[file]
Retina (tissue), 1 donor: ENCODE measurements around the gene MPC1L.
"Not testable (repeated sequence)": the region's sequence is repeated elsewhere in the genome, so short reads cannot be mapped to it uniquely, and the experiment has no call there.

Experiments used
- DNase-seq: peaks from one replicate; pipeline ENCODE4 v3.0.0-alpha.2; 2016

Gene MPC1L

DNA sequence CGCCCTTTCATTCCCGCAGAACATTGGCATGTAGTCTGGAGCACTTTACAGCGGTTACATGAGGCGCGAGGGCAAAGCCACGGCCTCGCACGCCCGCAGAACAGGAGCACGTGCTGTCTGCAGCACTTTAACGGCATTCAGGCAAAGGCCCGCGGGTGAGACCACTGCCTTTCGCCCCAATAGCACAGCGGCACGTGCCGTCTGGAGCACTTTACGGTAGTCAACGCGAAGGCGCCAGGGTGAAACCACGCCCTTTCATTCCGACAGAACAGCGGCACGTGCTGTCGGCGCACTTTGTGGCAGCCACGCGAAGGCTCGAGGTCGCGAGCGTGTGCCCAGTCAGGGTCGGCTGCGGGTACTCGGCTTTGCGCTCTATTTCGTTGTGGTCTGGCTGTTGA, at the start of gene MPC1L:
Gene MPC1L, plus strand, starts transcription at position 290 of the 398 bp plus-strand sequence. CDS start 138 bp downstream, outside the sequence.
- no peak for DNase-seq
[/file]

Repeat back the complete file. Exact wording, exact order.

Retina (tissue), 1 donor: ENCODE measurements around the gene MPC1L.
"Not testable (repeated sequence)": the region's sequence is repeated elsewhere in the genome, so short reads cannot be mapped to it uniquely, and the experiment has no call there.

Experiments used
- DNase-seq: peaks from one replicate; pipeline ENCODE4 v3.0.0-alpha.2; 2016

Gene MPC1L

DNA sequence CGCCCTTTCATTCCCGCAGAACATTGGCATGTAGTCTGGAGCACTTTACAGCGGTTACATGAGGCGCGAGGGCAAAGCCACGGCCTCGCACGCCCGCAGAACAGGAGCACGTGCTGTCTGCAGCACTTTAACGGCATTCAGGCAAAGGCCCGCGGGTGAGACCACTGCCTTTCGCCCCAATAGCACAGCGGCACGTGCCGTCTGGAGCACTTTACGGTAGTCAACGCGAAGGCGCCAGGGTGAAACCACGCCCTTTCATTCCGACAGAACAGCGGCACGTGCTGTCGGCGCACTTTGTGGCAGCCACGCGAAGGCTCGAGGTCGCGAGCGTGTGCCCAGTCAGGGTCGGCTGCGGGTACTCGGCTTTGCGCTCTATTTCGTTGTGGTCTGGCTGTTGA, at the start of gene MPC1L:
Gene MPC1L, plus strand, starts transcription at position 290 of the 398 bp plus-strand sequence. CDS start 138 bp downstream, outside the sequence.
- no peak for DNase-seq